Specifications as gleaned from Plextor's manual and website:
- Maximum write speeds of 16X CLV
- Maximum rewrite speeds of 10X CLV
- Packet-writing speeds of 10X CLV
- CD read speeds of 17X-40X CAV
- Digital audio extraction speeds of 40X max
- 2 MB buffer
- 140 ms average random access time
- PIO Mode 4/DMA Mode 2 interface
For more information, click here to see Plextor's online product page.
A wide assortment of accessories is included in the retail package. We especially like the large, foldout poster that provides installation instructions for Windows 95, 98, NT, 2000, and ME. The other side of this poster holds a quick reference sheet for Plextor Manager 2000, Plextor's unique utility software suite. The rest of the contents:
- 1 blank CD-R disc
- 1 blank CD-RW disc
- An IDE cable
- A bag containing 4 screws, a spare shunt, and an emergency eject pin
- 60 page drive manual
- 66 page Plextor Manager 2000 manual
- Adaptec Easy CD Creator and DirectCD burning software
- Plextor Manager 2000 utility software
- Adobe Acrobat
- 18 mp3 songs from various unknown artists
- Warranty registration card
Notably missing is an audio cable. Most drives (even OEMs) include one of these...we guess Plextor assumes that if you have a soundcard, you have an audio cable. Still, it seems that a manufacturer of Plextor's repute should be including such small touches in their retail package.
Finally, the rest of the drive's vitals: Plextor again includes a digital audio-out next to the standard analog out. There is a single LED on the front that shows solid green when power is on and a disc is in the drive, solid yellow during initialization and disc reading, and blinking orange when writing. Also included is a cooling fan on the back of the drive. To our knowledge this is the first time Plextor has included a fan on one of their ATAPI burners; previously fans were reserved for their high-end SCSI line.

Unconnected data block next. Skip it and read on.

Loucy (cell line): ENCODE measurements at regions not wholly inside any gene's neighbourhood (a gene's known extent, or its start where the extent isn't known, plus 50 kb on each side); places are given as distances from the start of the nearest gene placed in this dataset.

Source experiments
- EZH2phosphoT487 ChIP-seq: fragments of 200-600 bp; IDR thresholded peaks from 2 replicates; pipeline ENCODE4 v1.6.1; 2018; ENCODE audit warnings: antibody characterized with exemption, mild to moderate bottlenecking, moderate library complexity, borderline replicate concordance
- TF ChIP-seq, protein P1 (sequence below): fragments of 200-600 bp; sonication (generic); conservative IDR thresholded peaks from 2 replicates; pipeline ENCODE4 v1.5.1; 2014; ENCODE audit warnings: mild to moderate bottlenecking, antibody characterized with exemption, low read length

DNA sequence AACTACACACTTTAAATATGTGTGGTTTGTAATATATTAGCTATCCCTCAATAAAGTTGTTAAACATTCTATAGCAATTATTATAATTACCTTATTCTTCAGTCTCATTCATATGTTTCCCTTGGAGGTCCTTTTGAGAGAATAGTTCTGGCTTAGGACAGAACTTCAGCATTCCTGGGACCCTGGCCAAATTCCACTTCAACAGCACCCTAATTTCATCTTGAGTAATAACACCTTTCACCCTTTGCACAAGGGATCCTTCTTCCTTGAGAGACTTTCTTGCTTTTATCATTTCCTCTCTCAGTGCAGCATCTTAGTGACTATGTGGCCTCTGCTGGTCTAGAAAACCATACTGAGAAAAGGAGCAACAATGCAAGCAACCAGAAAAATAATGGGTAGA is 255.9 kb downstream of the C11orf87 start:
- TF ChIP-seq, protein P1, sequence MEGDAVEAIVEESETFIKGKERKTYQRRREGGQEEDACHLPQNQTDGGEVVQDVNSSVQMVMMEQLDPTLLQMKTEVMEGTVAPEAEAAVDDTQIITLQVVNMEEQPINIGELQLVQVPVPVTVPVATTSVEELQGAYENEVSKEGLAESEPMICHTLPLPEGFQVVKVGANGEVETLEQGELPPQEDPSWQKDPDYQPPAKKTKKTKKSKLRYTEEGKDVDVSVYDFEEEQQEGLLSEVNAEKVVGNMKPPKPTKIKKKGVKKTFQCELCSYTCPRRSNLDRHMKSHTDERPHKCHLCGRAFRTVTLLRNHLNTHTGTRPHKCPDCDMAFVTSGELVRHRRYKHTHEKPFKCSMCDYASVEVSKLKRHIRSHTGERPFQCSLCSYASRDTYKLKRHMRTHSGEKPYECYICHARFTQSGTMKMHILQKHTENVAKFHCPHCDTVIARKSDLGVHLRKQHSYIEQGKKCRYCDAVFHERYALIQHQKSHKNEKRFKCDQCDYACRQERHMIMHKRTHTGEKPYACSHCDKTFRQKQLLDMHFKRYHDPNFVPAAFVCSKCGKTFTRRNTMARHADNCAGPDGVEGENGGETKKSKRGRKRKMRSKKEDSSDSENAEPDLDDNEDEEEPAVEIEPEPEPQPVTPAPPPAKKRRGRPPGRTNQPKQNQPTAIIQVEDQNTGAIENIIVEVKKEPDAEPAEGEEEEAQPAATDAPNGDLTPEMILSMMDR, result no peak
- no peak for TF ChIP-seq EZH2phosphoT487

The drive arrived with firmware revision 1.00. No updates were available as of this review.
Plextor's newest burner is also their loudest. While noise levels during full-RPM operation are nowhere near Yamaha's CRW2100 series, they are a noticeable step up from the silent PX-W1210 series. This may be an inevitable consequence of the increased RPMs needed to drive read speeds from 32X max to 40X max. Thankfully the drive is silent when writing; increased noise levels occur only during high-speed reads.
The drive's cool operation under unrealistically stressful conditions also impresses us. After over 20 repeated CD Winbench 99 access time trials we cannot tell if the top of the drive warms at all beyond its power-off temperature. The bottom of the drive feels only slightly warm.
The retail box currently runs about $225 through retail channels. This compares favorably to other 16X writers on the market: Yamaha's CRW2100E goes for $220, while TDK's veloCD 16/10/40 is $260.
Let's see how this drive performs as a CD reader.
CD-ROM Performance Results...